(These messages from this passage on forgiveness are not for those outside the Church. It is for the body of Christ. It is not to say that we must not follow the justice of our legal system for we must. It is for the body of Christ, the Church and how we treat each other.)
There was no conscience, zero self-awareness, no acknowledgment of his own conduct, he was blinded to his own sin.
The mercy that was originally given was not passed on and people saw and they talk.
“When the other servants saw what had happened, they were outraged and went and told their master everything that had happened.” (Matthew 18 v 31)
The ‘other servants’ believed if your debts were forgiven that you should forgive your debtors also, it may have been a cultural rule.
They were outraged. They were ‘deeply grieved’ (NASB) and ‘greatly distressed’ (ESV).
So they reported him because people are watching and people talk.
“Who did? Which person reported me? Who threw me under the bus? Give me their name!” It’s not in the script but the spirit of it is and I have heard these questions numerous of times.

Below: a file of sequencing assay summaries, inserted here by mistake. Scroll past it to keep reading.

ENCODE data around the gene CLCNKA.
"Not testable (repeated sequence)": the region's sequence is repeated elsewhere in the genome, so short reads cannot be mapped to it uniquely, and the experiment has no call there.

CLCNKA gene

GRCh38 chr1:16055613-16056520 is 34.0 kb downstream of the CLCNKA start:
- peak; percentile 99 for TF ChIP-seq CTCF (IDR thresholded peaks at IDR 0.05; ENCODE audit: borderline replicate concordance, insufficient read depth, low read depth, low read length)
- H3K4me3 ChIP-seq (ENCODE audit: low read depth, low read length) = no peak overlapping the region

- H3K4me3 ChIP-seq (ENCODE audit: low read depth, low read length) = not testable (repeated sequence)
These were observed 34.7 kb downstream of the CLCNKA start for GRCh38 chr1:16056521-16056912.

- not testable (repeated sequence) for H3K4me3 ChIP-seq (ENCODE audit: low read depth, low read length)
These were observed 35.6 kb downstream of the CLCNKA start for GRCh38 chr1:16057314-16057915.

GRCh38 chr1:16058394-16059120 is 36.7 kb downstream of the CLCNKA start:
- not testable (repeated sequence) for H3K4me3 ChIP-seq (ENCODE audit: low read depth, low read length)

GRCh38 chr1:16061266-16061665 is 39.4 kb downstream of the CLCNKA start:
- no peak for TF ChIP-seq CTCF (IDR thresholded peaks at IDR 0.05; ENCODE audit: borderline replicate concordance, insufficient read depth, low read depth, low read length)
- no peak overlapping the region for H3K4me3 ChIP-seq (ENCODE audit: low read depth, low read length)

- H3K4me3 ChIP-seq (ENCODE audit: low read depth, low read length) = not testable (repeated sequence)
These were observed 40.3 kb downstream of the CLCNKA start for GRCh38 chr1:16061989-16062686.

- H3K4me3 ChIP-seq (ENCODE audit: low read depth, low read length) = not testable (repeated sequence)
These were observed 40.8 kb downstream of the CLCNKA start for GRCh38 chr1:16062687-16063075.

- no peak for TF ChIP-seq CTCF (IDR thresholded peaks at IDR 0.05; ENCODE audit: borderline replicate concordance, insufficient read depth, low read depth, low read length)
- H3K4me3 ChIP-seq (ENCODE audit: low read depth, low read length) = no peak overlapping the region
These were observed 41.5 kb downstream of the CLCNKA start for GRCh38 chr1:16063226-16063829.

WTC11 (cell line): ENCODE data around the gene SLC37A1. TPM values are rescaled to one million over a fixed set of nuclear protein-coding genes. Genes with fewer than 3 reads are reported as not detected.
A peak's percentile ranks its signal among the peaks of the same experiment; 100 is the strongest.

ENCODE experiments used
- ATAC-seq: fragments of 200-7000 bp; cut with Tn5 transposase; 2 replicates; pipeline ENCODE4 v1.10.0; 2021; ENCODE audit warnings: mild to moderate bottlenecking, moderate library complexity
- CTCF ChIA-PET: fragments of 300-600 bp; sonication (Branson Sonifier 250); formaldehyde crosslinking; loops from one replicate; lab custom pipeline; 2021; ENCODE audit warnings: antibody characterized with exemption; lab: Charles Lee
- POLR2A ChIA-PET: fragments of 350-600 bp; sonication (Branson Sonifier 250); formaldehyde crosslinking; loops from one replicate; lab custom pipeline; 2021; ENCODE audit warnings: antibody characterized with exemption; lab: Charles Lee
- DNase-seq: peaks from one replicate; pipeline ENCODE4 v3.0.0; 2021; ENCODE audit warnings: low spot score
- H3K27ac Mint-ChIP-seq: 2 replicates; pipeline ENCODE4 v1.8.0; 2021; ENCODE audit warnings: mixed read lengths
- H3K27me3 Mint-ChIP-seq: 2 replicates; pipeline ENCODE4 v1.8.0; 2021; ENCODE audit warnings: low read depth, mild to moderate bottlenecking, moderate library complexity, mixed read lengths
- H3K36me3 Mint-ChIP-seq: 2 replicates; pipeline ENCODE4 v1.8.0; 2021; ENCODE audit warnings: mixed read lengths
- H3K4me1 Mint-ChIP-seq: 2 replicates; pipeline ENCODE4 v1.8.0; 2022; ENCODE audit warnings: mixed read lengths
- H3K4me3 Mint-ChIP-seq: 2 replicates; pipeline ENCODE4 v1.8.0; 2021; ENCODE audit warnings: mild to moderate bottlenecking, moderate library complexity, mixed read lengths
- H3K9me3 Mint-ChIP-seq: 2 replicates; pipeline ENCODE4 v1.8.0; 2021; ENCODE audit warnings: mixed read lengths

There are 2 stories in this story of Jesus. The story of mercy and the story of justice. The unmerciful servant is in both. When the heart is damaged the person receives the benefits of mercy and forgiveness but isn’t changed by it. They carry the spirit of entitlement rooted in their hearts and demand everything due to them and even what isn’t due but they believe it is! Justice demands details, contexts, agendas and quotations and who said what and who to. The problem with this kind of justice is we forget that there is a fellow servant (the second servant) suffering and hurting having been thrown into prison. The unmerciful want justice when it suits them. They are more important than the trail of hurt people behind them.
But people are watching and people talk.